TCS Daily

Europe's Manifest Destiny

By Sylvain Charat - January 12, 2005 12:00 AM

For the first time a non-Christian country is knocking at the European Union's door. And it is in the process of becoming a sustainable liberal democracy precisely because it wants to be a EU member. The impact of this on a country which has long been considered as authoritarian, and is now being lifted up towards genuine democracy, cannot be dismissed.

Yet, the prospect of Turkey's membership frightens some. The European intelligentsia and some politicians use this irrational fear to convince people not to accept Turkey, whose citizens are mainly Muslims but whose government and society are secular.

Indeed Islam is the heart of the matter, and is the pretence for rejecting Turkey. If this happens, European countries such as Bosnia would never be allowed to join if ever they want to. Opponents' arguments contradict the EU's newfangled motto: "Unity in diversity".

If Turks were Christians, no doubt their candidacy would not cause so much consternation. But since they are not going to change their religion, opponents are roaring against Turkey - for not having the same values, the same culture, the same religious heritage, as if it were a crime.

Those arguments are irrelevant, unworthy of a civilization which considers itself as enlightened and tolerant. That is why the European public debate is flawed. The only relevant criterion for Turkey's admission is whether or not it can be a European-style democracy, i.e., a parliamentary regime with separation of powers, check and balances, power vested in a legislative branch composed of representatives of the sovereign people. This is the fundamental framework of European liberal democracies, the only one in which free and open societies can be protected and individual freedom guaranteed.

Thus, besides economic requirements which are more technical in nature, the only valid prerequisite to membership should be the candidate country's ability to be and remain a liberal democracy. Whether its citizens are Christians, Jews, Muslims or even Buddhists should not be an issue.

The EU has just decided to open negotiations with Turkey and the talks will certainly lead some day to its accession. But a serious information campaign should be organized to explain the importance of Turkish integration to European nations, especially if some of them are to vote on the question through referenda.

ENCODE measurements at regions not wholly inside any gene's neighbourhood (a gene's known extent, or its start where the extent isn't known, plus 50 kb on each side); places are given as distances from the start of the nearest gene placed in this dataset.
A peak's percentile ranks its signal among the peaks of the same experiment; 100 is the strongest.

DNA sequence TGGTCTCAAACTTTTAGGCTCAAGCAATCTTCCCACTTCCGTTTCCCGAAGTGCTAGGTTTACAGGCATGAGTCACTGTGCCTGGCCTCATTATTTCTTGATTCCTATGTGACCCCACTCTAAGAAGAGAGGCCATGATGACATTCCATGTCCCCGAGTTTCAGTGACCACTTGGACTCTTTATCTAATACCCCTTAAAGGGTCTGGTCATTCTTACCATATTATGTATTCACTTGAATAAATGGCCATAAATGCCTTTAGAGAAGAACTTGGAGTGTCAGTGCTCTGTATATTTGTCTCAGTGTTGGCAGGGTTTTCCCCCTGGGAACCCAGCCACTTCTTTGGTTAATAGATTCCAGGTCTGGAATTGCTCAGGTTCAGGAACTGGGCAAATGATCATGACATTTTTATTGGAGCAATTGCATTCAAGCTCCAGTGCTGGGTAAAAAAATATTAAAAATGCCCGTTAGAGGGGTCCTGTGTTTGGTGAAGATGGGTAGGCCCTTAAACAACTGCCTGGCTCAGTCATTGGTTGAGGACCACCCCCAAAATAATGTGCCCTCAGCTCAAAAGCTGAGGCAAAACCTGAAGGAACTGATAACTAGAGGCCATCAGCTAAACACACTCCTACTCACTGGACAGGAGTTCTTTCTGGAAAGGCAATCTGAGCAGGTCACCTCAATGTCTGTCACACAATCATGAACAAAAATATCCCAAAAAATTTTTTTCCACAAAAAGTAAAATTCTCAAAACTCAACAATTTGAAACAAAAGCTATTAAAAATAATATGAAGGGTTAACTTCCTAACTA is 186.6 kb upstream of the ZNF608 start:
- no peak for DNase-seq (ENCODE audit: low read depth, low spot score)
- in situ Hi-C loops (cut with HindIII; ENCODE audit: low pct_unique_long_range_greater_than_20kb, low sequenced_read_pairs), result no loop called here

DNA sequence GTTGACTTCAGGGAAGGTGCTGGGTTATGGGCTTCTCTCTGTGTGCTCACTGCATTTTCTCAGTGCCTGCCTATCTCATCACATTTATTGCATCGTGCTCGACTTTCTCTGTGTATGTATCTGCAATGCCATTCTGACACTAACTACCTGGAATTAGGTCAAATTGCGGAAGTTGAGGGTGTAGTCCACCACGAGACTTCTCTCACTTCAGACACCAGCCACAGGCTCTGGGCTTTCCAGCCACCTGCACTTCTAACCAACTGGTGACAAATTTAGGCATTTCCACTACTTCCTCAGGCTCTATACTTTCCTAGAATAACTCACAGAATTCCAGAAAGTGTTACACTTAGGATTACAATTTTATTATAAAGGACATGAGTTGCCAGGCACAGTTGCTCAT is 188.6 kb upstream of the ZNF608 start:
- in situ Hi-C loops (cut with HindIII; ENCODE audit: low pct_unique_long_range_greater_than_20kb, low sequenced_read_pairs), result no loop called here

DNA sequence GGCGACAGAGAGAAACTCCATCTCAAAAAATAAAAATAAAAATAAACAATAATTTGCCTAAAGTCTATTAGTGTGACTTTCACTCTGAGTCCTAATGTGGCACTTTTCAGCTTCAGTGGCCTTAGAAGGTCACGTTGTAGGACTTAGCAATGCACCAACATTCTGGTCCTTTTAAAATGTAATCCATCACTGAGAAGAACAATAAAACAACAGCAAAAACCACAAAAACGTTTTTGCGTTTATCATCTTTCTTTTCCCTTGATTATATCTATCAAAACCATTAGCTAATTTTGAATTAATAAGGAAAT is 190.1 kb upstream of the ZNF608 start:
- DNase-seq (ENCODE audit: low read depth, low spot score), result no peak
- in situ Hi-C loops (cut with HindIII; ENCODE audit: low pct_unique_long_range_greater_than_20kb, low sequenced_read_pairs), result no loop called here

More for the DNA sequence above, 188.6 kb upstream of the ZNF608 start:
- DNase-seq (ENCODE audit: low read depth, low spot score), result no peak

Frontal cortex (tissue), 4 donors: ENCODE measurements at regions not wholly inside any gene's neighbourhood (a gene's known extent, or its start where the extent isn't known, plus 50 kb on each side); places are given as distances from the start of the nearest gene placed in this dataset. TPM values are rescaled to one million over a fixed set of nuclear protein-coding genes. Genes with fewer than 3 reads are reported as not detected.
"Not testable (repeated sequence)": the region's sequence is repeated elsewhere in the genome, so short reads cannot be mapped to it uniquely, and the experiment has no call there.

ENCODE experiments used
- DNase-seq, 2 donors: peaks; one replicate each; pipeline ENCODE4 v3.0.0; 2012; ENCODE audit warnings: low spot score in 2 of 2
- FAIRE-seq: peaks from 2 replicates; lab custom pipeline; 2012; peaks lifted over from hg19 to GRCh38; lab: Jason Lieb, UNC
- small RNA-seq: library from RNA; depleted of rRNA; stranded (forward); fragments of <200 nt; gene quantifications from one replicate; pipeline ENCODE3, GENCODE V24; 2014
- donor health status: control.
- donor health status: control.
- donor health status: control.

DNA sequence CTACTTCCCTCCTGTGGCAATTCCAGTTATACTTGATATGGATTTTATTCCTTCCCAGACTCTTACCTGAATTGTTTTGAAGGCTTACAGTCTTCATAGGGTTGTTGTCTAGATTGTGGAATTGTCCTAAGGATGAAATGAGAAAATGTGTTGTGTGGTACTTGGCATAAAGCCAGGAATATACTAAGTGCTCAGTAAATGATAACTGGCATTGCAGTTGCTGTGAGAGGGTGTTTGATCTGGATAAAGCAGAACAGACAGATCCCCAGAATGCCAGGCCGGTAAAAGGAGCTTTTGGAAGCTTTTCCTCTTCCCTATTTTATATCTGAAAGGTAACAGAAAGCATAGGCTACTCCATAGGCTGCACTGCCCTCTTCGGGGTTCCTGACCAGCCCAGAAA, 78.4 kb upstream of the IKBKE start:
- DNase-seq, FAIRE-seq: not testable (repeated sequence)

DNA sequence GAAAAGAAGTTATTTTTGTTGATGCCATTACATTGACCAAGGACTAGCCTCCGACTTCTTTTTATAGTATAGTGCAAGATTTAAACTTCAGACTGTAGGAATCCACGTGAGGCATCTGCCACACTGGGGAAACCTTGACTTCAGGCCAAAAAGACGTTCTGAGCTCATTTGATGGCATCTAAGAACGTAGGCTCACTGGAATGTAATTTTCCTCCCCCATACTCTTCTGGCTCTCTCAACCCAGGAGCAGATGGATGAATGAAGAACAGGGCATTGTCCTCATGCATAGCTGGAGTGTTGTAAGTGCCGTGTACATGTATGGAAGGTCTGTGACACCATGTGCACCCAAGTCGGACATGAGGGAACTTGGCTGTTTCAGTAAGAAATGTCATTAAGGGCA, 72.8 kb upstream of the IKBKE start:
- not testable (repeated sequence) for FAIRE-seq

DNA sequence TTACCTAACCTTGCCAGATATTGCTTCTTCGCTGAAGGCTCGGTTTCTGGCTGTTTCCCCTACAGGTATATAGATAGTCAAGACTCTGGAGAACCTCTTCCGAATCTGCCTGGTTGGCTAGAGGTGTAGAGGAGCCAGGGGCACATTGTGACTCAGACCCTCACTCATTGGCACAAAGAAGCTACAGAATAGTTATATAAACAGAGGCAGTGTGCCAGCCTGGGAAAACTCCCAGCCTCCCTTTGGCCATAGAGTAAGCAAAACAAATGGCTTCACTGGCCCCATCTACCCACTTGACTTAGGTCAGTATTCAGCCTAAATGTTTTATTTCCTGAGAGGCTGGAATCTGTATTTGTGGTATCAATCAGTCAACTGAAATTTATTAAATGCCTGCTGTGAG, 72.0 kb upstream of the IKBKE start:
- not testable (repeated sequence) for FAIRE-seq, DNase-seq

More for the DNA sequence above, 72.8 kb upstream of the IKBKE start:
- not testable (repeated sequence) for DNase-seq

In resolving the Turkish dilemma, the European Union will show whether it can integrate non-Christian nations as full members. Turkey's adhesion could set a standard for other non-Christian liberal democracies to apply for membership. This will prove to be a crucial test of the EU's credibility and political maturity.

Credibility: who can imagine slamming the door on a country that would do anything possible to meet European requirements? Such a deception could create deep resentment among the Turks, fostering Islamist fanaticism and strangling the opening of a whole society.

But much more is at stake. Besides Turkey's candidacy, the Middle East is, in one way or another, involved. Here comes the political maturity issue: integrating Turkey puts Brussels in the very heart of the Middle East situation and forces the European Union to take on the challenge. The Kurd people's fate would become European policy; Brussels would have to deal directly with Iraq. Unstable neighbors would have to be taken care of. Indeed EU foreign policy would suddenly take on another dimension.

In light of all these consequences, Turkey's candidacy is firing a debate on the European project itself: should it remain a Christian club or become an expanding alliance of liberal democracies? Who can foresee what is going to happen? Turkey's manifest destiny is to become a EU member. Hopefully. The EU's manifest destiny is to be a covenant of liberal democracies. Maybe.

Sylvain Charat is director of policy studies at the French think tank Eurolibnetwork.



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